What ev­ery home of­fice needs

Be at your most pro­duc­tive in a space that’s both ef­fi­cient and com­fort­able

Truro Daily News - - SALTWIRE HOMES - NANCY MATTIA CTW FEA­TURES

If you’re go­ing to be work­ing re­motely, there’s no bet­ter time than now to set up an of­fice in your home. Work­ing from home can help in­crease your pro­duc­tiv­ity and de­crease stress. And the com­mute can’t be beat! Put some thought into how you want the of­fice to look — in the same style as the rest of the house or some­thing com­pletely dif­fer­ent? Since you’ll be spend­ing much time in the space, it should feel good to be there.

Be­low, a must-have list of what a home of­fice needs, plus some things you might want and some you def­i­nitely don’t:

AB­SO­LUTELY NEC­ES­SARY

A DED­I­CATED WORK­PLACE Just as an of­fice worker sits at the same desk in the same room ev­ery day, you also should set up a place where you go to work ev­ery day. Whether it’s a spare bed­room, an at­tic, or a cor­ner in the din­ing room, hav­ing a place that’s quiet and prefer­ably has a door that closes will make get­ting busi­ness done much eas­ier.

GOOD LIGHT­ING

Even think­ing about set­ting up your of­fice in a dark place like the base­ment can make you feel unin­spired. Avoid a gloomy lo­cale and choose a sunny, well-ven­ti­lated place in­stead; ex­tra points if there’s a nice view. What if your of­fice doesn’t have much nat­u­ral light? “Look into var­i­ous sources of (ar­ti­fi­cial) light,” says Lori Weatherly, an in­te­rior de­signer in Maple­wood, NJ, “such as over­head, task, even the com­puter screen, which gen­er­ates a great deal of fo­cal point light.”

AN AD­JUSTABLE DESK AND CHAIR

You’ve got to be com­fort­able sit­ting at your desk ev­ery day with­out get­ting an achy back or stiff neck. Test out sev­eral desk and chair com­bos to see which pro­vides the most sup­port be­fore buy­ing.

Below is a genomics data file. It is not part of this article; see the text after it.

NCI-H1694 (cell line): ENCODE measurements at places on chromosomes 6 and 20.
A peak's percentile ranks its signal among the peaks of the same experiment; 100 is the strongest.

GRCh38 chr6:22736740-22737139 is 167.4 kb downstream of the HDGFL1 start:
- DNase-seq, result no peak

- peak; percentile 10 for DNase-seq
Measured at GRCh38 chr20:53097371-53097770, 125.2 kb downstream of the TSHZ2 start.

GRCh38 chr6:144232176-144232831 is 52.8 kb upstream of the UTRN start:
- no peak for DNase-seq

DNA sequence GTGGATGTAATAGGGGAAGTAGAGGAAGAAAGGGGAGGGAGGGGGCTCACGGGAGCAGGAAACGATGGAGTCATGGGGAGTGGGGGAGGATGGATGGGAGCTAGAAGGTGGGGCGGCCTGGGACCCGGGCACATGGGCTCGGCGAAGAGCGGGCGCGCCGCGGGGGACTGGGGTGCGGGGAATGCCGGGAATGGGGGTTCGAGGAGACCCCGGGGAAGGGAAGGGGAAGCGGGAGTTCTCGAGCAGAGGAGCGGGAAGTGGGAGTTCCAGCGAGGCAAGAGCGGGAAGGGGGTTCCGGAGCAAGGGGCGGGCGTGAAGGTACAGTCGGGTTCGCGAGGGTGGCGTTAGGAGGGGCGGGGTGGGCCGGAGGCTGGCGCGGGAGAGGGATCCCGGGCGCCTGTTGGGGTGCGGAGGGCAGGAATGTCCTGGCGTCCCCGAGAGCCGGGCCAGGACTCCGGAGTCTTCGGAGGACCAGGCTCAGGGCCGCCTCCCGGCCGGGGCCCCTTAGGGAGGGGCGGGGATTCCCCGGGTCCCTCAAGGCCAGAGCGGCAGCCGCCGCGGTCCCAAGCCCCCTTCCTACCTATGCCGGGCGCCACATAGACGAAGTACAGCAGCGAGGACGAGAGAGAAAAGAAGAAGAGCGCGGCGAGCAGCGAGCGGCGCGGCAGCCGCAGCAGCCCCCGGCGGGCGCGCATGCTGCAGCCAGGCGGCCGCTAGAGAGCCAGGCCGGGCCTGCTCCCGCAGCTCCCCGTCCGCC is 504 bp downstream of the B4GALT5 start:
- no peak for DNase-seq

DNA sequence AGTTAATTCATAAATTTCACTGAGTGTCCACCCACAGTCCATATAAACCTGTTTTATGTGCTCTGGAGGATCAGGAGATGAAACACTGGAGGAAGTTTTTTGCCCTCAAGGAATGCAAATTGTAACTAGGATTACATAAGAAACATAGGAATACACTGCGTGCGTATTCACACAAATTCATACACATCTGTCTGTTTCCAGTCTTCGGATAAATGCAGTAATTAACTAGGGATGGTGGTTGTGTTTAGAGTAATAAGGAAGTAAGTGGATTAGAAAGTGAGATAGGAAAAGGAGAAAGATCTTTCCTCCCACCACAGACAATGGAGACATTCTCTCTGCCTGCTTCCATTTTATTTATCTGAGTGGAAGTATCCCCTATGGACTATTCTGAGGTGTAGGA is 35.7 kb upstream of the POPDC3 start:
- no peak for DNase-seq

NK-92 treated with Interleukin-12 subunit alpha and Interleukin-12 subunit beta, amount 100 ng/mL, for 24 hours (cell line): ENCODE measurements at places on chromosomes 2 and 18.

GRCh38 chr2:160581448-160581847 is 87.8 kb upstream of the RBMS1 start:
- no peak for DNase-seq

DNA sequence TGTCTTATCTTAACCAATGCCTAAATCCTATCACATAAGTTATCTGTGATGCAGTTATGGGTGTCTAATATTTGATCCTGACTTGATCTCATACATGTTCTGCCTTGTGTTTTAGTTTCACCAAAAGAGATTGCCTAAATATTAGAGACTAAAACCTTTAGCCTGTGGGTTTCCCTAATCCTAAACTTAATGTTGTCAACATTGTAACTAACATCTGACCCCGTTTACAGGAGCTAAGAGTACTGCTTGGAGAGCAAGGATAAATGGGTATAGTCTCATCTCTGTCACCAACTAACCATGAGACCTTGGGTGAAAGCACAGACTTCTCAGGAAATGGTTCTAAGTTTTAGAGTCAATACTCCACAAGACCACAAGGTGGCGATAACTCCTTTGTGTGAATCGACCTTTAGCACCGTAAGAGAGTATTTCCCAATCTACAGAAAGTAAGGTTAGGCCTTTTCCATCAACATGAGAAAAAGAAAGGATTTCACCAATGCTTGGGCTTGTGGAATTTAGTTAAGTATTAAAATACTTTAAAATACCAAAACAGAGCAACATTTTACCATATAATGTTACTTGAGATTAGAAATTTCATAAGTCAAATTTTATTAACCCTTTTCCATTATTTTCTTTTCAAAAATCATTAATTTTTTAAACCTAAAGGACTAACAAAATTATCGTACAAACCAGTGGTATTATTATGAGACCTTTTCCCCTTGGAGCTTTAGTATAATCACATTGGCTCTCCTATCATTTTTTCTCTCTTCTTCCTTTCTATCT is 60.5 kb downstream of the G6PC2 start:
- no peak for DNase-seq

STOR­AGE

For most work­ers, the days of mul­ti­ple file cab­i­nets are long gone. “Use dig­i­tal stor­age for as much as pos­si­ble,” says Weatherly, “and al­lo­cate a dis­creet amount of stor­age space for the rest.”

NICE BUT NOT ES­SEN­TIAL HOUSEPLANT­S

It’s a fact that the colour green has a calm­ing ef­fect on peo­ple. Dec­o­rat­ing your of­fice with a green plant or two will not only cre­ate a feel-good link to na­ture but it will help you relax when you’re on dead­line.

A COM­FORT­ABLE COUCH

No one should sit for long pe­ri­ods of time in one place. Get up fre­quently from your chair, stretch your arms and legs, take a walk, then grab your lap­top and work from the couch. Hav­ing mul­ti­ple work­sta­tions with dif­fer­ent views may keep you more alert.

AVOID

A TAN­GLE OF POWER CORDS They make a room in­stantly look messy and dis­or­ga­nized. If your desk doesn’t come with a hidden charg­ing sta­tion or power cen­tre, plug all the cords into a power strip or get a charg­ing sta­tion with mul­ti­ple USB ports. Cords can also bound to­gether with ny­lon bundling straps. If the room has only one elec­tri­cal out­let and it’s poorly lo­cated, hire an elec­tri­cian to add a floor out­let.

A TV

When a big screen is that close, you may be tempted to find out what Rachael Ray is cook­ing that day. Put up a colour­ful print on the wall in­stead.

GETTY IM­AGES/STOCK PHOTO

Whether it’s a spare bed­room, an at­tic, or a cor­ner in the din­ing room, hav­ing a place that’s quiet and prefer­ably has a door that closes will make get­ting busi­ness done much eas­ier.

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